Use this URL to cite or link to this record in EThOS: https://ethos.bl.uk/OrderDetails.do?uin=uk.bl.ethos.565508
Title: The neuropsychology of starvation : set-shifting, central coherence, perseveration, and persistence in a nonclinical sample
Author: Pender, Sarah
ISNI:       0000 0004 2731 4309
Awarding Body: University College London
Current Institution: University College London (University of London)
Date of Award: 2011
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Abstract:
The literature review investigates recent advances in psychological treatments for anorexia nervosa (AN) in children, adolescents, and adults. Treatment studies are generally limited by small sample sizes and uncontrolled research designs. In adolescence, there is some evidence for Maudsley Family Therapy (MFT). Inpatient care or specialist outpatient care are not superior to routine community treatment in adolescents, which has implications for service delivery. In adults, the findings are more mixed. One approach is not clearly superior to another. Future research using control and comparison groups with larger samples are needed to explore several approaches outlined in this review in more detail. The empirical paper describes an exploration of the effects of short-term fasting on tasks measuring cognitive flexibility and information processing in a nonclinical sample. Findings from Bolton, Burgess, Gilbert and Serpell (in preparation) who reported that short-term fasting impaired the ability to shift mental set were replicated. Short-term fasting was also associated with weaker central coherence. These findings suggest that any model proposing cognitive rigidity and weak central coherence as endophenotypes of AN may also need to account for the role of starvation. The critical appraisal explores some of the limitations of the research project. In particular the limitations of working with a nonclinical sample and of using novel experimental tasks are discussed.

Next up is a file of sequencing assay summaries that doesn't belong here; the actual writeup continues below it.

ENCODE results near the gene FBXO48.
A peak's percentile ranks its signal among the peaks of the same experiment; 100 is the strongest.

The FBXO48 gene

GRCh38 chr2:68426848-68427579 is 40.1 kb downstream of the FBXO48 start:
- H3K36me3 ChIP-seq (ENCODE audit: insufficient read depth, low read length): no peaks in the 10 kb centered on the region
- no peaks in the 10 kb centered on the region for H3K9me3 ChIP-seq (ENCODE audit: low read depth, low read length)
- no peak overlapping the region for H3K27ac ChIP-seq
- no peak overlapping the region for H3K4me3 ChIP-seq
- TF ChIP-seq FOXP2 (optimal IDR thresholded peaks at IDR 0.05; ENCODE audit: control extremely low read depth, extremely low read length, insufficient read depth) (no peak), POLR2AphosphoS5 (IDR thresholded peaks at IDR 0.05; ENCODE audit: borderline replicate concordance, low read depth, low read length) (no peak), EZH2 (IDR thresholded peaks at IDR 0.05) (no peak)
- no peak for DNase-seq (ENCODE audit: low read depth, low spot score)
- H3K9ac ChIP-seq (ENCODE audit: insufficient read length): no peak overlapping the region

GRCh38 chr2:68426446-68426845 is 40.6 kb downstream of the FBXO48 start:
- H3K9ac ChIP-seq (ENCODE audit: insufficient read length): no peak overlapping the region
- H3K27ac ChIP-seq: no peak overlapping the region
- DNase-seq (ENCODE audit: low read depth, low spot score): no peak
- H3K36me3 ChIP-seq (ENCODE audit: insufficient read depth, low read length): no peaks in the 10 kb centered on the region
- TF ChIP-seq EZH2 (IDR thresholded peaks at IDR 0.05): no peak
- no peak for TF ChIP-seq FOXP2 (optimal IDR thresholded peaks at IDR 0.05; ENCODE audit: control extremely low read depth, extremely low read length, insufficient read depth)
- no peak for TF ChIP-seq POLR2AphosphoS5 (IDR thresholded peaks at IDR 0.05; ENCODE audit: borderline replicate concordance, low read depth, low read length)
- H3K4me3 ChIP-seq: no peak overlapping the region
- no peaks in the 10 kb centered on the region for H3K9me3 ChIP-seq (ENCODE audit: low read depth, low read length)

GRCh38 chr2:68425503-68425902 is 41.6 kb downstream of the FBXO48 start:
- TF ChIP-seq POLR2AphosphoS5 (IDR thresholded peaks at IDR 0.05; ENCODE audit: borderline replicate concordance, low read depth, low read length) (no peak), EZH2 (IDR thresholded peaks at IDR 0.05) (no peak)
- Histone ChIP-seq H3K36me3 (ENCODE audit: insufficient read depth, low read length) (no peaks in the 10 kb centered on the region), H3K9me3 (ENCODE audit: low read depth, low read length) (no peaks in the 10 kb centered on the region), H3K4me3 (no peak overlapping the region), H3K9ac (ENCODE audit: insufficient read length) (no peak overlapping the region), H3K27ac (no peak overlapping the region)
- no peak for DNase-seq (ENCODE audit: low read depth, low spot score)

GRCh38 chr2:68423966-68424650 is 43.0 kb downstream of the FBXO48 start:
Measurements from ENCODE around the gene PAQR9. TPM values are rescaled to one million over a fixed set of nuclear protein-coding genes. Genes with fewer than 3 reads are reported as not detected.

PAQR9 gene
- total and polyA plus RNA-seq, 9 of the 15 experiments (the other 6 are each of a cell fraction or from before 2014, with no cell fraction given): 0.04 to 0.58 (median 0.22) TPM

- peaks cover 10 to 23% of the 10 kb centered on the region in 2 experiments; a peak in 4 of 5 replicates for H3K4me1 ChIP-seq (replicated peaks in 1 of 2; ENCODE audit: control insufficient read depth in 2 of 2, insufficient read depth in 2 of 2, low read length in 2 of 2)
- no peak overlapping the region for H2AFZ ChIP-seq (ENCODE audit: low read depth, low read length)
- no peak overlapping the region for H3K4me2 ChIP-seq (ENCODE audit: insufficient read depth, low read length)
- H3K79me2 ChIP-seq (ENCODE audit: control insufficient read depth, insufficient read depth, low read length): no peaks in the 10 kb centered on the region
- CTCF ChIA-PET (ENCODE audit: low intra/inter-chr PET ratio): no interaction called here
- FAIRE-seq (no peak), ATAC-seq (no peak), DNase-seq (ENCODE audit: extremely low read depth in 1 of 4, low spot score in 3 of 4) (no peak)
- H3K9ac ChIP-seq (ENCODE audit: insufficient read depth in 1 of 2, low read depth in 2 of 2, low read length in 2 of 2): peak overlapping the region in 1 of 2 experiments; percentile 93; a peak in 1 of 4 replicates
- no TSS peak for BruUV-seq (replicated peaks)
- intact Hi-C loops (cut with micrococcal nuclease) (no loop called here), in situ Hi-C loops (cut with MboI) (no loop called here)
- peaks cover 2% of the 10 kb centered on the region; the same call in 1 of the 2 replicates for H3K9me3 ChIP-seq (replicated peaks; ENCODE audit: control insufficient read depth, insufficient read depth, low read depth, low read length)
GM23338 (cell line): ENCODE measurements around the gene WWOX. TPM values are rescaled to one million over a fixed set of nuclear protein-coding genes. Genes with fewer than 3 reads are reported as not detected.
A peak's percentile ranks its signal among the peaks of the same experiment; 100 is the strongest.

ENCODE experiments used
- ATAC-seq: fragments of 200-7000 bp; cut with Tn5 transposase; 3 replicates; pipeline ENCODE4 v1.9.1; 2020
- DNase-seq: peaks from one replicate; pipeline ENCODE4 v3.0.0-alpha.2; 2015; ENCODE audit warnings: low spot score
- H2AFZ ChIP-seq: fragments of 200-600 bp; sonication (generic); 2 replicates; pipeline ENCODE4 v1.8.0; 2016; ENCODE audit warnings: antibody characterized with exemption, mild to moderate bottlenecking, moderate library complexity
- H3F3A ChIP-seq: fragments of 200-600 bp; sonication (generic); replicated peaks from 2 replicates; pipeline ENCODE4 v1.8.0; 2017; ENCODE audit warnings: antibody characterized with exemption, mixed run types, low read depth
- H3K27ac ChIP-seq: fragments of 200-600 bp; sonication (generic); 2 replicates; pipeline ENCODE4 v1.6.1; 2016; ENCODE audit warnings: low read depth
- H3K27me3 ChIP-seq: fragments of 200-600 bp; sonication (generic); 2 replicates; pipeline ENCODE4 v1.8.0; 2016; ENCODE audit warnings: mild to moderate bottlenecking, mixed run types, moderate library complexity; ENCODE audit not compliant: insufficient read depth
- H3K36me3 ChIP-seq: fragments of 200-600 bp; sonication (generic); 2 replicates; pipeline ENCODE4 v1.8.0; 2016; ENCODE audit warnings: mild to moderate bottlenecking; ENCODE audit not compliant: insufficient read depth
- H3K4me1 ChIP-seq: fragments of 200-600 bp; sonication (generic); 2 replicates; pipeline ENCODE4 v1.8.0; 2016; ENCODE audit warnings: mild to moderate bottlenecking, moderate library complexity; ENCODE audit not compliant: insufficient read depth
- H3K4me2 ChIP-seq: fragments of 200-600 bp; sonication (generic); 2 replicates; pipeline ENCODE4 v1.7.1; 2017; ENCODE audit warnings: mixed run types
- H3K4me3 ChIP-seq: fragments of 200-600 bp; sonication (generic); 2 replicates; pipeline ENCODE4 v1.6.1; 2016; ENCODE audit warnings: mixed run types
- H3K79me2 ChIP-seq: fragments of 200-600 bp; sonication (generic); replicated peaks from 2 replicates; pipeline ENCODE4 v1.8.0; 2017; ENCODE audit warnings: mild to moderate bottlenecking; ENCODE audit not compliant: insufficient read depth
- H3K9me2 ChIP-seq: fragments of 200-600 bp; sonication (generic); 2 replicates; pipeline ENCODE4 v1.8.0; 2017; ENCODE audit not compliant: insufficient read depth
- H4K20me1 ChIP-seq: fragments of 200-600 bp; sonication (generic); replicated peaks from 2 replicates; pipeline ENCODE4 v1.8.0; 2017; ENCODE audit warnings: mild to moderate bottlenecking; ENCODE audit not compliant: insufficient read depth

Supervisor: Not available Sponsor: Not available
Qualification Name: Thesis (D.Clin.Psy.) Qualification Level: Doctoral
EThOS ID: uk.bl.ethos.565508  DOI: Not available
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